Since I live next to a national forest, I'm able to see things from all different perspectives, I love looking at the bark on trees, and the way rock look. I like to use shadows to show my perspectives.

goonybird wrote
on 19 Aug 2011 1:14 PM

Have never tried this style, yet. I do use folded fabric for more depth...

cmap79 wrote
on 19 Aug 2011 1:20 PM

When making a landscaping quilt, I always make the bottom pieces larger than I need. That way when adding the pieces on top I don’t have to worry about gaps.

on 19 Aug 2011 1:56 PM

Beautiful samples!  There are so many creative people on the website and in the magazine.  I like to create perspective using shading.

reginabdunn wrote
on 19 Aug 2011 1:58 PM

For a landscape, I make the objects in the background smaller and lighter, cooler, and duller.

laurenfinley wrote
on 19 Aug 2011 2:06 PM

I do architectural perspective drawings.  In an overly simplified understanding of two point perspective, all parallel lines converge to two vanishing points, one on the left and one on the right.  Place the vanishing points on an imaginary horizon line where your eye level is.  Lines above your eyes would go down, lines below go up to meet the vanishing points.  "Crystal Creek" is more a one point perspective (like electrical wires on a street converging to a point that is at your eye level).  Way more than you were wanting to know....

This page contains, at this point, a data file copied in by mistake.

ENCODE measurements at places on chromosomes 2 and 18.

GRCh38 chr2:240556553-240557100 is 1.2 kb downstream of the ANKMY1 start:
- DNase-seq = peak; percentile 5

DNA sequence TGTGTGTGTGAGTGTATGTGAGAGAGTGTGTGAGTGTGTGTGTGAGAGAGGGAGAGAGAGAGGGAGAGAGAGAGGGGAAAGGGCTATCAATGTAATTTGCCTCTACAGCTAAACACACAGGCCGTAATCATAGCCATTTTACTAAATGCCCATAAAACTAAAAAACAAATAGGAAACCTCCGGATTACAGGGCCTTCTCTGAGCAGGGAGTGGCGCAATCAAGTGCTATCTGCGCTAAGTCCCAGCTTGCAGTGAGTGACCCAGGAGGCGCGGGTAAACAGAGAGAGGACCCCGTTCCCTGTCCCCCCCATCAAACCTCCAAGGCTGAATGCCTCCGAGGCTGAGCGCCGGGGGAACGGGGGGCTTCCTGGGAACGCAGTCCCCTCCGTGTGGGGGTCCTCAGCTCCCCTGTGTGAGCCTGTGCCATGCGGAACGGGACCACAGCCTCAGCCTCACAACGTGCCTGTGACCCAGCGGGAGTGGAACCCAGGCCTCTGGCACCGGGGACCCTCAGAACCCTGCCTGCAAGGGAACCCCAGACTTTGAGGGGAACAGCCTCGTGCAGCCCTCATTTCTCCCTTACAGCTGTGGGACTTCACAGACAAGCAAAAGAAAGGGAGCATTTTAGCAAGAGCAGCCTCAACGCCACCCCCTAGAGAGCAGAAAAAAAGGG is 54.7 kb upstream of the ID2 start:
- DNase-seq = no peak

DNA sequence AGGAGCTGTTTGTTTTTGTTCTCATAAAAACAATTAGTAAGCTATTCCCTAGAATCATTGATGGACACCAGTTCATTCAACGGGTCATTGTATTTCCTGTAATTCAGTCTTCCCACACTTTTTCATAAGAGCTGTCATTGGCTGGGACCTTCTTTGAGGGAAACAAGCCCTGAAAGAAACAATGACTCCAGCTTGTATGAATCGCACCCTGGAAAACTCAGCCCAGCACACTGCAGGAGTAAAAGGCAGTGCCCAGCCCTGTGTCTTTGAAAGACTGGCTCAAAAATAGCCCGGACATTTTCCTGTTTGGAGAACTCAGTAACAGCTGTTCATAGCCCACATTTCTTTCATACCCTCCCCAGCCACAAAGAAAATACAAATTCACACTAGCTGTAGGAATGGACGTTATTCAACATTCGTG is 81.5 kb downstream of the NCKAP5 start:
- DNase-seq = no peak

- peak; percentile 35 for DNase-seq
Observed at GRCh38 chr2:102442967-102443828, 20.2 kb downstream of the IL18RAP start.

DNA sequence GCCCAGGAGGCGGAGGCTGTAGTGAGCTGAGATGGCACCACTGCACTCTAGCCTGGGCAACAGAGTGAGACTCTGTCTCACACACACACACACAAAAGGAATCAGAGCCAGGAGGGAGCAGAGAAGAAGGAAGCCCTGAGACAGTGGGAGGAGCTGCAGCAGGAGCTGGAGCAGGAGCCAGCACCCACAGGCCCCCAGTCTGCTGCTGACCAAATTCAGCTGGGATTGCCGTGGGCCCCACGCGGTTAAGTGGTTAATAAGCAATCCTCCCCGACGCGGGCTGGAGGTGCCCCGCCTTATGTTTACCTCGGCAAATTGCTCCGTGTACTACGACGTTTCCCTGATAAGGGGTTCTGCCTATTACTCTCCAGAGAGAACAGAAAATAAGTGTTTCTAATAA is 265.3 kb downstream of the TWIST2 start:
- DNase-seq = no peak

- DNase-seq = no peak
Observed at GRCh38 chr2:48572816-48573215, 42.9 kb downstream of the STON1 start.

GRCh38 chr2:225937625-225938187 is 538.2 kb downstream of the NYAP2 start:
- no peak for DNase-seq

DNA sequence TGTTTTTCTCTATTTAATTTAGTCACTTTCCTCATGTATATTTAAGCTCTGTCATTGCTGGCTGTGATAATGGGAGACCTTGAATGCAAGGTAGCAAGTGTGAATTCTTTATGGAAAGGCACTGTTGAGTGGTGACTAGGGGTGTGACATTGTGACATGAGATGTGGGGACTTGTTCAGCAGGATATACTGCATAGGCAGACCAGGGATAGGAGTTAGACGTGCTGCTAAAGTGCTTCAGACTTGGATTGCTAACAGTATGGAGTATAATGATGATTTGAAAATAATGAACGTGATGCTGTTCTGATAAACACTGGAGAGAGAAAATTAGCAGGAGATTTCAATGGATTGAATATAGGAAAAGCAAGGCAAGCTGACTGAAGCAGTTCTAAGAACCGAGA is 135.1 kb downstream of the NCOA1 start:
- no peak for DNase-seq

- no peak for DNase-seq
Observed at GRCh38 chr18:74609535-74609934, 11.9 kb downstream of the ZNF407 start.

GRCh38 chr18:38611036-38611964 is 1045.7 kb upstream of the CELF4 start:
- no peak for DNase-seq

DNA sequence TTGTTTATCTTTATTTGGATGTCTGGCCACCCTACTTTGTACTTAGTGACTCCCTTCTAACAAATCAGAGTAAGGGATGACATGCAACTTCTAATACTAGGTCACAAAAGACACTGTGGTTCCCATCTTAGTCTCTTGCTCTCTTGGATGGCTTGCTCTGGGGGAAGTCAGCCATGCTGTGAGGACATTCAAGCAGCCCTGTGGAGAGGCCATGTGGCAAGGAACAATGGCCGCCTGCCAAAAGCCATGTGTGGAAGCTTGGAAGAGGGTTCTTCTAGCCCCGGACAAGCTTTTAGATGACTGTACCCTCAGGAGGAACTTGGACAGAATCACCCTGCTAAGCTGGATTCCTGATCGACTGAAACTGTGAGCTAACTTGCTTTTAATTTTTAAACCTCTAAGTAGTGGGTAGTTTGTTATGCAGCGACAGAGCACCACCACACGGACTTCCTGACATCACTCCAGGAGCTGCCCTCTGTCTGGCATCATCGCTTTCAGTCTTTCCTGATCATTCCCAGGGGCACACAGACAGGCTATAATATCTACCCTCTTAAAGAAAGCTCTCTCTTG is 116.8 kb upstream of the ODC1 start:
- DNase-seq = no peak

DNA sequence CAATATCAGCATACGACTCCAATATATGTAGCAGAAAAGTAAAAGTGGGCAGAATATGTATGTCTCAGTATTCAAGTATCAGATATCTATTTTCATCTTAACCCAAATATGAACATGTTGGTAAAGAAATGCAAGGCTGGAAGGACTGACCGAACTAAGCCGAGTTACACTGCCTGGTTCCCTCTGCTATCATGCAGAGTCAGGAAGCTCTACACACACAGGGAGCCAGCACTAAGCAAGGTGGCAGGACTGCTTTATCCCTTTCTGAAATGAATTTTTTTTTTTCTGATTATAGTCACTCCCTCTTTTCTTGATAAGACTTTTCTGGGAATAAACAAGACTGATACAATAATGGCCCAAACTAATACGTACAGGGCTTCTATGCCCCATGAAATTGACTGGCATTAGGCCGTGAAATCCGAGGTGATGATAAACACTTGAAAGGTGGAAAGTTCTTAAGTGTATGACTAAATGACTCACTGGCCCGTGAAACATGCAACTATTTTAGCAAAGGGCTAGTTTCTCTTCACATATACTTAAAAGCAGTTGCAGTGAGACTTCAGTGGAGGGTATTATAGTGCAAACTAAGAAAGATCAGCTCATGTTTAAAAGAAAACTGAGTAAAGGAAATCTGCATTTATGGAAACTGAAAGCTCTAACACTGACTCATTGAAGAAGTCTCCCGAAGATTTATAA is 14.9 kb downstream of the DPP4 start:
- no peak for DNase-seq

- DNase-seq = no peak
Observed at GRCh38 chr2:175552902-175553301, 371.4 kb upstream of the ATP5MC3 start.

SewLindaAnn wrote
on 19 Aug 2011 2:48 PM

This may sound juvenile, but with my inexperience in this form right now I draw out my pattern first and keep looking at it's perspective along with others' work. This way I can be sure I'm conveying it properly. I like dense stitching for shadows and also adding 3D elements like crochet pieces, yarn couching, etc.

1griselda1 wrote
on 19 Aug 2011 2:57 PM

Depending on the subject matter, it could be thread painting in darker shades, shiva paint sticks, fabrics, or a 3d embellishments that casts a shadow naturally.